Recently, the Trump administration authorized federal agents to raid a number of 7-Eleven convenience stores to check for undocumented workers. These federal raids are often accompanied by demands to see employee’s immigration papers. Undocumented workers are arrested if they do not have legal paperwork. These individuals suffer serious consequences, but the businesses themselves are rarely significantly or effectively penalized.
According to the director of Immigration and Customs Enforcement (ICE), the new administration takes work-site enforcement seriously, in hopes to change undocumented worker’s perceptions. The director of ICE has made clear that not only would the government detain and remove the individual workers, but also penalize the employers who knowingly hire undocumented employees. The goal of these raids is to instill fear into prospective undocumented employees, to deter them from showing up to work. The choice of raids on 7-Eleven stores was significant, as these are common and popular establishments in working class blue-collar communities.
The previous administration under President Obama took a different approach, ensuring that employers were compliant in documenting their employees’ status. On-site investigations were not conducted. Although some employers were made examples of through highly publicized federal litigation, these cases are difficult for the government to prevail in because of the challenge in proving that a person knew that they received fake documents.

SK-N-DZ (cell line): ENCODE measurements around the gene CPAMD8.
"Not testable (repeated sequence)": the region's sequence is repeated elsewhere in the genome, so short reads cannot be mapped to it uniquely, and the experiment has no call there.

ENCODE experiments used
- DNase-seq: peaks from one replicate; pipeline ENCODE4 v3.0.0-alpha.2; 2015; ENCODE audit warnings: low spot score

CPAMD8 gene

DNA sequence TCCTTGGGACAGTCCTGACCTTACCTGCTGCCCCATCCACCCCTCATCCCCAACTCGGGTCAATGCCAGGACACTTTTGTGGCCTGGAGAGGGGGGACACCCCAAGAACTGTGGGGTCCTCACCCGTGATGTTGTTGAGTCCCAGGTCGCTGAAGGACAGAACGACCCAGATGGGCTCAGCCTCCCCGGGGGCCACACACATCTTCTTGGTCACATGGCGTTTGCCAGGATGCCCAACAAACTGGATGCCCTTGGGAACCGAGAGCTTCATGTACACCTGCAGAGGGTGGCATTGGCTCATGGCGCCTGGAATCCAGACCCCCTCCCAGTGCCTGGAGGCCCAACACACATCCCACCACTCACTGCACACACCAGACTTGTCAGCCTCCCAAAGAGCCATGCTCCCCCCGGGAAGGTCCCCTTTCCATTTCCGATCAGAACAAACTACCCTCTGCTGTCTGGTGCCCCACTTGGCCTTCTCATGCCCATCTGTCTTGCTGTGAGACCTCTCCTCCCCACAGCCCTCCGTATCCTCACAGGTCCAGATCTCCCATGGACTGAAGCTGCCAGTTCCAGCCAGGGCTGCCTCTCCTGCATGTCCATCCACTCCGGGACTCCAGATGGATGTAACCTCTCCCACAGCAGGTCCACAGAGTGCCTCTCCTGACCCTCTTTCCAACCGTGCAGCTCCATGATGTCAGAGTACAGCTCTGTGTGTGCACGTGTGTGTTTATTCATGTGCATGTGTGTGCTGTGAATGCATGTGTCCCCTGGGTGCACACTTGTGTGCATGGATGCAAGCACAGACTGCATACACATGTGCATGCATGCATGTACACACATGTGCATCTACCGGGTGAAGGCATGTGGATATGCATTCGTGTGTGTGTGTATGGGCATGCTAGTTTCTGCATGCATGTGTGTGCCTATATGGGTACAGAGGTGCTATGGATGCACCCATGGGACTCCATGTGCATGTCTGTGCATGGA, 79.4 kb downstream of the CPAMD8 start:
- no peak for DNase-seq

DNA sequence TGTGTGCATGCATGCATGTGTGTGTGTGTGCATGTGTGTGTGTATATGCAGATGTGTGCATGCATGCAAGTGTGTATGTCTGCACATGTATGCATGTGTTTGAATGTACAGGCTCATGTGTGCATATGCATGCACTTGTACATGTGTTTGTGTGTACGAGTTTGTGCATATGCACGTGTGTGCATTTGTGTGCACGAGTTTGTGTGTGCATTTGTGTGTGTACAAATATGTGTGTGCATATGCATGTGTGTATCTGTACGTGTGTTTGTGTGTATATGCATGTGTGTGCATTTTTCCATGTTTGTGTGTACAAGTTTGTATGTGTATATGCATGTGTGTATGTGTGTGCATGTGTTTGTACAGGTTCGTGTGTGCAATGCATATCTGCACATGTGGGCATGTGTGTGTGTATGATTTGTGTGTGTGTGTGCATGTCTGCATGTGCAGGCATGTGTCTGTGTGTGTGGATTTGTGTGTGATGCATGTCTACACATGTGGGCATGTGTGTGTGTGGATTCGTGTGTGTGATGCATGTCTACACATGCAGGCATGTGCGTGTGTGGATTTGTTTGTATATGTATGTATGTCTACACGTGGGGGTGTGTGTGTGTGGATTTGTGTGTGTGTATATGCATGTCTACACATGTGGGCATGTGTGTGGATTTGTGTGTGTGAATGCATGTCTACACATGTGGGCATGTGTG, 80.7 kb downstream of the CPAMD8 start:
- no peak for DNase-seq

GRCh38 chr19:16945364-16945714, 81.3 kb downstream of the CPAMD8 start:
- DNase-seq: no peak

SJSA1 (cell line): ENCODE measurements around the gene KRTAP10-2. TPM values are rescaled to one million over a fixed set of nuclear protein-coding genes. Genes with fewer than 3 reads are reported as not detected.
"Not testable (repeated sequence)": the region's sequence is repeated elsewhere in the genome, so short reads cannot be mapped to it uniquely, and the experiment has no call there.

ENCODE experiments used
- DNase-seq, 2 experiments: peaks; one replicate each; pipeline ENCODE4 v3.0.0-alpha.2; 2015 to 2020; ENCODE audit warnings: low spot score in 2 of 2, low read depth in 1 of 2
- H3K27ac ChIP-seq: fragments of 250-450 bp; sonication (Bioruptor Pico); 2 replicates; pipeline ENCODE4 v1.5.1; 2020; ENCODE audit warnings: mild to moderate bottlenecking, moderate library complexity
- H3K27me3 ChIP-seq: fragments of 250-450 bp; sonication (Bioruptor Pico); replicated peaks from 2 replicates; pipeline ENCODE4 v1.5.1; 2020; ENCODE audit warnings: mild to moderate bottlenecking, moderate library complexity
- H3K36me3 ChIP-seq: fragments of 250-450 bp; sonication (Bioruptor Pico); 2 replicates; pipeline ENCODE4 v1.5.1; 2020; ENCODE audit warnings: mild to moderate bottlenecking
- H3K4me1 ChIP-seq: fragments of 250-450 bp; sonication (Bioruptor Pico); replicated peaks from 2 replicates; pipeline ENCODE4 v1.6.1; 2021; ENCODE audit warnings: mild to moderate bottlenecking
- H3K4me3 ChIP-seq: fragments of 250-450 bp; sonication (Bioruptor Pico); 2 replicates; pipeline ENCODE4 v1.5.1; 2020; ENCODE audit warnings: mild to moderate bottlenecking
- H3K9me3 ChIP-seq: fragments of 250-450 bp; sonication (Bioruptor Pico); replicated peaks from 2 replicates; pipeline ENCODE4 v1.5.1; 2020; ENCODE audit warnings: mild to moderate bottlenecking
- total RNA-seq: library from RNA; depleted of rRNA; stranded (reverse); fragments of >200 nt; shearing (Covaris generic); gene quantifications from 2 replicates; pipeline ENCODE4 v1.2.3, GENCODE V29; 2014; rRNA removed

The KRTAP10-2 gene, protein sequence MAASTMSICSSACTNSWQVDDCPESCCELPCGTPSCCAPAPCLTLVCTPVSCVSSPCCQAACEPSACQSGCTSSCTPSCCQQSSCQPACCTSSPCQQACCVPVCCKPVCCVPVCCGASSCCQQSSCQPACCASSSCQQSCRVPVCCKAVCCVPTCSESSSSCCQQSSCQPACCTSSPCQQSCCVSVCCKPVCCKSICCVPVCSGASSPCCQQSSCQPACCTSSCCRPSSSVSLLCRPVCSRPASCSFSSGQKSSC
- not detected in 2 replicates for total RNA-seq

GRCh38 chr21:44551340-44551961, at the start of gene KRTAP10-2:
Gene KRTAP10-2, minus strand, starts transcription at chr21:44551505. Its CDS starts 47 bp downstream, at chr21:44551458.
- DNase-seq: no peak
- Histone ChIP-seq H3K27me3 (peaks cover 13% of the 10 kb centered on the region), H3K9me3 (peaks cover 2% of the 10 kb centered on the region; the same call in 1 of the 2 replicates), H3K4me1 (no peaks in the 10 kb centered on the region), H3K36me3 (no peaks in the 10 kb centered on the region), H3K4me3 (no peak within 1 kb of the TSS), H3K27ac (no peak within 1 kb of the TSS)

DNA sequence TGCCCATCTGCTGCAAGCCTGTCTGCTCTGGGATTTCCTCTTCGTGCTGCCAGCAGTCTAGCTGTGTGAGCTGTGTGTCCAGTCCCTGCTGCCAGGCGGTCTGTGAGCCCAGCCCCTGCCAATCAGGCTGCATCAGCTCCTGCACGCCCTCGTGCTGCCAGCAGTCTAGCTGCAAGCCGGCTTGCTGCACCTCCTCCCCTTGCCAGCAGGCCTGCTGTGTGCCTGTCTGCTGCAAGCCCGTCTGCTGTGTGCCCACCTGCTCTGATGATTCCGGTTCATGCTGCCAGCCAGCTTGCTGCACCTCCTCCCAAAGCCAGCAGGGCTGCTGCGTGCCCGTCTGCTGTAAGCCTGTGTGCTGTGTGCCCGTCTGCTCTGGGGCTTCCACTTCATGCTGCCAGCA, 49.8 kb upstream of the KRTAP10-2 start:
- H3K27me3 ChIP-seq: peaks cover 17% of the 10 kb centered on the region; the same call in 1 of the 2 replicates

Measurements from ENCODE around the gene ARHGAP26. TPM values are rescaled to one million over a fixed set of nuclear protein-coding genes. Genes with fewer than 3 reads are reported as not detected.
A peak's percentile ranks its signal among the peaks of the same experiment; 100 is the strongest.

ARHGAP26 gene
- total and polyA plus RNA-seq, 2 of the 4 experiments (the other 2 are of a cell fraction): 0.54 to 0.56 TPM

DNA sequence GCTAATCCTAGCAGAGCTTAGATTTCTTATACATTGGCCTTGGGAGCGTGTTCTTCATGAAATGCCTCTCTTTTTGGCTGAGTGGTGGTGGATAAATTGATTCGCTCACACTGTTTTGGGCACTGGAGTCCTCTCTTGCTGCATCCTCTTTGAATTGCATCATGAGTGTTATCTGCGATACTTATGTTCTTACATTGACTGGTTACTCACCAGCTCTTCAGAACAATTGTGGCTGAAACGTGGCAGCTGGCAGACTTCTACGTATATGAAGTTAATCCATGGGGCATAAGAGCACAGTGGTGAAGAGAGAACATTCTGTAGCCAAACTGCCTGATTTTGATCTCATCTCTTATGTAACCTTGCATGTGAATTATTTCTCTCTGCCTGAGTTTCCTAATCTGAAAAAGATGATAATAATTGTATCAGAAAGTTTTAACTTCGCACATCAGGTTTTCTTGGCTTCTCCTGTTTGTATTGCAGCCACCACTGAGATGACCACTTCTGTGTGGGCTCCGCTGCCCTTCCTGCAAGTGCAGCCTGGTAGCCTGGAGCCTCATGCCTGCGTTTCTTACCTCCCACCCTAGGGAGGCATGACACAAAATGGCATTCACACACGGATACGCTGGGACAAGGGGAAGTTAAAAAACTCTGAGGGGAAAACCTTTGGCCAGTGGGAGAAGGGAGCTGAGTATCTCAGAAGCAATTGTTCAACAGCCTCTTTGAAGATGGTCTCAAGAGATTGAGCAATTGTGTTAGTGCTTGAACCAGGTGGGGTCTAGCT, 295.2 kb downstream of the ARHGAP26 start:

After an investigation and formal charges, employers often settle cases for reduced administrative fines. Many employers exert political pressure to ensure that they are not significantly penalized for hiring undocumented workers. Many companies view these fines as a part of the cost of doing business. Nearly half of all agricultural workers are undocumented in the State of California, where much of the nation gets its produce.
The more lasting effect of raids is to spread fear among undocumented workers, who often end up bearing the brunt of enforcement action at the workplace. According to ICE there was a “complacency” among undocumented workers under the last administration that they are trying to eradicate.
Prior administrations, such as that under George W. Bush, sent ICE agents to meatpacking plants and a few other industry sites to arrest workers. This resulted in many employees terminating their employment out of fear. Business owners also complained about the raids. The administration hopes that this new tactic will goad undocumented workers into “self deporting.”
Philadelphia Immigration Lawyers at Surin & Griffin, P.C. Fight for Immigrant Rights
The dedicated and compassionate Philadelphia immigration lawyers at Surin & Griffin, P.C. represent clients with all types of immigration statuses, and understand the difficulties our clients face. To learn more about how we can help, call us today at 215-925-4435 or contact us online to schedule a consultation. Our lawyers are multilingual and have successfully resolved all types of immigration law issues.
With offices located in Center City Philadelphia, we serve clients in and around Philadelphia, Bala Cynwyd, Merion Station, Darby, Wynnewood, Sharon Hill, Upper Darby, Narberth, Folcroft, Cheltenham, Clifton Heights, Lansdowne, Glenolden, Drexel Hill, Elkins Park, Havertown, Norwood, Ardmore, Holmes, Essington, Wyncote, Prospect Park, Delaware County, Montgomery County and Philadelphia County.